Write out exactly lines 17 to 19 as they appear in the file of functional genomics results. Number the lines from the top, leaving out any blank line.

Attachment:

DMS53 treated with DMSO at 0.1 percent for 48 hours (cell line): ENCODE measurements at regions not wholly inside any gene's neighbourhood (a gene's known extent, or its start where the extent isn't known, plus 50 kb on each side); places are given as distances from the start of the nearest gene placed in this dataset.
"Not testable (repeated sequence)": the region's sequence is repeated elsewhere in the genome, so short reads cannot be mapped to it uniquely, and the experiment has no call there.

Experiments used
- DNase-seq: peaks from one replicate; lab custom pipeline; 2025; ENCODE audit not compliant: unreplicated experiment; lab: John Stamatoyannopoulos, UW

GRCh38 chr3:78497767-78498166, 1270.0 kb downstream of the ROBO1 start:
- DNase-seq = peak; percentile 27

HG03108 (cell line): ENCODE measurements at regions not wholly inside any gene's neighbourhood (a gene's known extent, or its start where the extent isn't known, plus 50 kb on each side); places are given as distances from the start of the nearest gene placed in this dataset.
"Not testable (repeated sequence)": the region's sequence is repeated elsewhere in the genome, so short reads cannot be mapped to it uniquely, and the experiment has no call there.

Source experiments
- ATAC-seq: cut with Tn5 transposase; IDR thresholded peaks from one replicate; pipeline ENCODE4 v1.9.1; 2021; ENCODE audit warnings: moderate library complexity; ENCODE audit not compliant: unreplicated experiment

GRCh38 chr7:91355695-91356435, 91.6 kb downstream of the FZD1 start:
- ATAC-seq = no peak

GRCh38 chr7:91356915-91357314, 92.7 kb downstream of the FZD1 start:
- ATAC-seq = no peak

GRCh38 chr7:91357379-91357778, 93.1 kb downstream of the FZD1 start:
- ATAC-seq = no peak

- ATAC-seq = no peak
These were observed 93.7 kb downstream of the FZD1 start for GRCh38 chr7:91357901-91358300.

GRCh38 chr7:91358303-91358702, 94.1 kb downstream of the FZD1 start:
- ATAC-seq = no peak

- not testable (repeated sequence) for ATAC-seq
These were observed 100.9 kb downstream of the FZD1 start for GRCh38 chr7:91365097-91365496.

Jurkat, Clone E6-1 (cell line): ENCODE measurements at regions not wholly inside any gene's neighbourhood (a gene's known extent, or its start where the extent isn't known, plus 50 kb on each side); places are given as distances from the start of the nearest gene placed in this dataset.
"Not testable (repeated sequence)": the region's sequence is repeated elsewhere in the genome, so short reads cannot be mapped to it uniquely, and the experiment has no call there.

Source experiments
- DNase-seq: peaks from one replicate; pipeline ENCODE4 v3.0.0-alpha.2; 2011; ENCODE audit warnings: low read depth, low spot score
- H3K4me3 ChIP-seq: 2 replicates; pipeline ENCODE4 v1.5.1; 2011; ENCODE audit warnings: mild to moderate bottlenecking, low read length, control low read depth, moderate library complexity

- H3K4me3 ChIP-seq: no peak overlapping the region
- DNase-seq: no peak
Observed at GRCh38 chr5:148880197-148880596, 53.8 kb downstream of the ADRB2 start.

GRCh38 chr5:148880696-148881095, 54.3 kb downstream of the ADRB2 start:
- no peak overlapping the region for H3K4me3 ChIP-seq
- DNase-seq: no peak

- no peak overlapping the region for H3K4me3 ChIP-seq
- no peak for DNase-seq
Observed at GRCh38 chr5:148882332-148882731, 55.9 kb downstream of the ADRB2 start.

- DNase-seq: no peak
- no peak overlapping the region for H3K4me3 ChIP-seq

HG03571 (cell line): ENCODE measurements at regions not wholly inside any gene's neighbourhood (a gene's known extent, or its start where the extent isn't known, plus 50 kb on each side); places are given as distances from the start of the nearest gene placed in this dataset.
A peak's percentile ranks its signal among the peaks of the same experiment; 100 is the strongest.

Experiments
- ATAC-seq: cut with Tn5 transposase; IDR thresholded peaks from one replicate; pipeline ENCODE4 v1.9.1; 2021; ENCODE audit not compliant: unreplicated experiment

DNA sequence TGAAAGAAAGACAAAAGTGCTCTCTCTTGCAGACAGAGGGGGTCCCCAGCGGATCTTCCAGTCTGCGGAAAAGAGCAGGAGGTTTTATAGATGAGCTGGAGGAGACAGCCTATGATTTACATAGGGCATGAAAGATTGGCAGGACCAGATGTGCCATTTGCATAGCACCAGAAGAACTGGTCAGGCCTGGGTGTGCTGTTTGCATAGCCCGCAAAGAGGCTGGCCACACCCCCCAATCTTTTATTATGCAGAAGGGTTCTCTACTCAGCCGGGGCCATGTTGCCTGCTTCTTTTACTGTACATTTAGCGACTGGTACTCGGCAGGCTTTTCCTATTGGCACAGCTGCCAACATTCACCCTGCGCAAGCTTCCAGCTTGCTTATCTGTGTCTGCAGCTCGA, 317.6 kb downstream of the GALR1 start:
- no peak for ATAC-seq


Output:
- ATAC-seq = no peak
These were observed 93.7 kb downstream of the FZD1 start for GRCh38 chr7:91357901-91358300.

GRCh38 chr7:91358303-91358702, 94.1 kb downstream of the FZD1 start: